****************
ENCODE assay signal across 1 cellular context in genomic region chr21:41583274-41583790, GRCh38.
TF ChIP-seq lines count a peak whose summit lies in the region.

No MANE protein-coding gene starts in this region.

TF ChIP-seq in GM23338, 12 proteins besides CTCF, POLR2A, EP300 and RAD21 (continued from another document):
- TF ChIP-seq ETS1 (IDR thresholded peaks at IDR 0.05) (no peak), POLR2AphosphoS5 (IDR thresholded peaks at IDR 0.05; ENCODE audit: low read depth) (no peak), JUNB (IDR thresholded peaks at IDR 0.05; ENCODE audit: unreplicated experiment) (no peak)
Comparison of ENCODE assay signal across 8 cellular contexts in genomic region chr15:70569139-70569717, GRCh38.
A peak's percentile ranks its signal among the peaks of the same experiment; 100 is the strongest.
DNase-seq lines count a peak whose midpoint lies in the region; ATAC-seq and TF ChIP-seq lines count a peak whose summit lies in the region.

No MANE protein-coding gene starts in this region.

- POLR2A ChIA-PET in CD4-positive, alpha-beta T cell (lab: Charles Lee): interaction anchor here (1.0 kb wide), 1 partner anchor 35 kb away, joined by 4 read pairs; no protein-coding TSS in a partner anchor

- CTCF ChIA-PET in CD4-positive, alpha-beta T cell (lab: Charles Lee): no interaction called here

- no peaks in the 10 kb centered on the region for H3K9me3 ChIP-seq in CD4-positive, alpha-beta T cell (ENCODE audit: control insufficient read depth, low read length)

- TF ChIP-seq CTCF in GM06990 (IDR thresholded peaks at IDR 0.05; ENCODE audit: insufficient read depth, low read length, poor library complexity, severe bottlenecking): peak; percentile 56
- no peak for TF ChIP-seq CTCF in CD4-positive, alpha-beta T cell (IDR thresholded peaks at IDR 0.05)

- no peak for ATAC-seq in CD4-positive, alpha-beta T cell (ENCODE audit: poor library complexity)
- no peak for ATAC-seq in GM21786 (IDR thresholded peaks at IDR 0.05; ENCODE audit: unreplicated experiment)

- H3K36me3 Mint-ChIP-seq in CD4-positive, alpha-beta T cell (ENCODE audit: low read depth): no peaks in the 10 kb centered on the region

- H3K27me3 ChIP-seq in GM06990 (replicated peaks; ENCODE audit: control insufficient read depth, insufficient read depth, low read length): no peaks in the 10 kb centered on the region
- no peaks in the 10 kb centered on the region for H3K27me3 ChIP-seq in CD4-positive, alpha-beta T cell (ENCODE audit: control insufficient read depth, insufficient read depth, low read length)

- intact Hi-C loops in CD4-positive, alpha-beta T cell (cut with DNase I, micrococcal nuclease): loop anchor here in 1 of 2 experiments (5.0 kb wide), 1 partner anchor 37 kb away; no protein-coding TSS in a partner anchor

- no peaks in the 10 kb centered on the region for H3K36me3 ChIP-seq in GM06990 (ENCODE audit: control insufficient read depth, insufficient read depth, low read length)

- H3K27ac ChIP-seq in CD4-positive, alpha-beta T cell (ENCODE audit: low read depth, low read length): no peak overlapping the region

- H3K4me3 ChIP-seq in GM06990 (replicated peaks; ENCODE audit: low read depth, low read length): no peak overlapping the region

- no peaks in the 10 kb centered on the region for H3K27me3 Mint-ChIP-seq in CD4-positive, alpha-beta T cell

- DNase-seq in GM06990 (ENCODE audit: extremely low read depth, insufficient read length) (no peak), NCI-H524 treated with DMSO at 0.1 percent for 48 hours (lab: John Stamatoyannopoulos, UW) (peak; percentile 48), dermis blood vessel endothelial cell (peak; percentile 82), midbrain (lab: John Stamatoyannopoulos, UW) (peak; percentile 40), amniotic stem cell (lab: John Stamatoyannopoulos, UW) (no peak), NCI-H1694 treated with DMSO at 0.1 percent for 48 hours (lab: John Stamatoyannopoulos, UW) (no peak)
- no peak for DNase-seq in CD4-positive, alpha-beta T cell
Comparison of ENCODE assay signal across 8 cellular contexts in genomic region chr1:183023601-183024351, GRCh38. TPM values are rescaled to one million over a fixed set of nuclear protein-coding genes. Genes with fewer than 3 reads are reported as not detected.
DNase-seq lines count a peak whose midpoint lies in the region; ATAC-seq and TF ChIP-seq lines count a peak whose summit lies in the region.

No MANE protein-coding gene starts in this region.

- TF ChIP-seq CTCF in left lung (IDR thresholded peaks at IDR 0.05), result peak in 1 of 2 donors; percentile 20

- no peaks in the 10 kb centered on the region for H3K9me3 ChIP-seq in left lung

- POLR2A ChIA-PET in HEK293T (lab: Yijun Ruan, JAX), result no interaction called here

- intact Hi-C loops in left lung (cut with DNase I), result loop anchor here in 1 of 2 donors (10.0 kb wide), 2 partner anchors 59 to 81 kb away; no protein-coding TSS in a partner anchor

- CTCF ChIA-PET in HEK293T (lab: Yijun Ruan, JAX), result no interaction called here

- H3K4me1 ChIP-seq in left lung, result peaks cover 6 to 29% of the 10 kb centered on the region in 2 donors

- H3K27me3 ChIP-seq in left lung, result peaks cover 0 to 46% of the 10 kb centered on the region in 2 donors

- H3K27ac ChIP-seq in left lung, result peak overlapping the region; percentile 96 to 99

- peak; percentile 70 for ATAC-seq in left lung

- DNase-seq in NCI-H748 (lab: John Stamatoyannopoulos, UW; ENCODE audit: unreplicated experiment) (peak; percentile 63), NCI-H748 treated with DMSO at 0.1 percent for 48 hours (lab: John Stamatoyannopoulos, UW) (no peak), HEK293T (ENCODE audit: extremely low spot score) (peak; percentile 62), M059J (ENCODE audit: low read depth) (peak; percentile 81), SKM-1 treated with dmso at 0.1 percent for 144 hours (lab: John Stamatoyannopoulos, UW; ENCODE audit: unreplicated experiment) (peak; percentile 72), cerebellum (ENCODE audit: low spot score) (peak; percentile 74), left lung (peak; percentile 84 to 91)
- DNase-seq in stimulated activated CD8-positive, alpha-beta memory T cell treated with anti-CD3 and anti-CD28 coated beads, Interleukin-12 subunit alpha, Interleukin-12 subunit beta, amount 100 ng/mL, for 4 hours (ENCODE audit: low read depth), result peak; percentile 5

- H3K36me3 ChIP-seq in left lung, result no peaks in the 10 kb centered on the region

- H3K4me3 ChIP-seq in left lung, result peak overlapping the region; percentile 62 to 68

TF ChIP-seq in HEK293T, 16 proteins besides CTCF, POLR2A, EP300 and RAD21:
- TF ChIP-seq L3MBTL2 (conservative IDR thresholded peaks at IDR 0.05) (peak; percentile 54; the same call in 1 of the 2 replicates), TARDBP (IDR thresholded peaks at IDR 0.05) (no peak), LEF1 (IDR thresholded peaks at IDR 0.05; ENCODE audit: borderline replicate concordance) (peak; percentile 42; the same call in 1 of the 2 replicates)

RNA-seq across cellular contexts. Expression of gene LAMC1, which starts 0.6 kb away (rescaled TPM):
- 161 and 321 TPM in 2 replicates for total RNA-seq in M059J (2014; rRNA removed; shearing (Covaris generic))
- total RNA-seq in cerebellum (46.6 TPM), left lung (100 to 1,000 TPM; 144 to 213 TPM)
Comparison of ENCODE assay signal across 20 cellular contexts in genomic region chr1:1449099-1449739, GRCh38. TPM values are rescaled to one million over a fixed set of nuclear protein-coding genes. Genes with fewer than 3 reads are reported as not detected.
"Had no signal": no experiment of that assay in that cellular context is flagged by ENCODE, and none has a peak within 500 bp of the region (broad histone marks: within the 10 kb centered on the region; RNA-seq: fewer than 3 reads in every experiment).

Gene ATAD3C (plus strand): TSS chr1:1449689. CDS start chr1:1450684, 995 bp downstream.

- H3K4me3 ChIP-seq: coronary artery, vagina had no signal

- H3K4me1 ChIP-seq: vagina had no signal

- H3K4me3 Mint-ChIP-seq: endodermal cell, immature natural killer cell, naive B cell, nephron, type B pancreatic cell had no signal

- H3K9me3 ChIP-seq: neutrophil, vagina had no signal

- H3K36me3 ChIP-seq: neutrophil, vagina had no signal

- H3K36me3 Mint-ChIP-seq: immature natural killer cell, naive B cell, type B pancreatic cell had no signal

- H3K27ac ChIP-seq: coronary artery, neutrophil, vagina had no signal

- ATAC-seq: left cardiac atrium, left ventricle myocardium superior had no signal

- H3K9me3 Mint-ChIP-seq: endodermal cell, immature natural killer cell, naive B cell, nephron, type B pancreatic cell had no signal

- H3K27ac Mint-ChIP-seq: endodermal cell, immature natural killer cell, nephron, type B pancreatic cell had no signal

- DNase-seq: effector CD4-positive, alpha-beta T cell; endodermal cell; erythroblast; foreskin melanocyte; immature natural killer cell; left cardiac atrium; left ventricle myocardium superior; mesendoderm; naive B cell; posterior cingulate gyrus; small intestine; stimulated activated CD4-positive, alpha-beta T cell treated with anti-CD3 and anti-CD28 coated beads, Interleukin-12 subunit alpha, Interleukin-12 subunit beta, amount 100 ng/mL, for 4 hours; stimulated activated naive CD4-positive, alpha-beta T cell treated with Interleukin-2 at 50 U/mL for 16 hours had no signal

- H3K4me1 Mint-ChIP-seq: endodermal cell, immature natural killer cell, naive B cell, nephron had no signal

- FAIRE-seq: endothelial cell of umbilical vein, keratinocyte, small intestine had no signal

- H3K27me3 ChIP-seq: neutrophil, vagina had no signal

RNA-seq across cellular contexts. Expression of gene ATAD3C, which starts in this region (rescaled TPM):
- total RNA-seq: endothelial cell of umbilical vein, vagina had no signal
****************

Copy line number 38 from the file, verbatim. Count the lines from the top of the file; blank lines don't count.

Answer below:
- peak; percentile 70 for ATAC-seq in left lung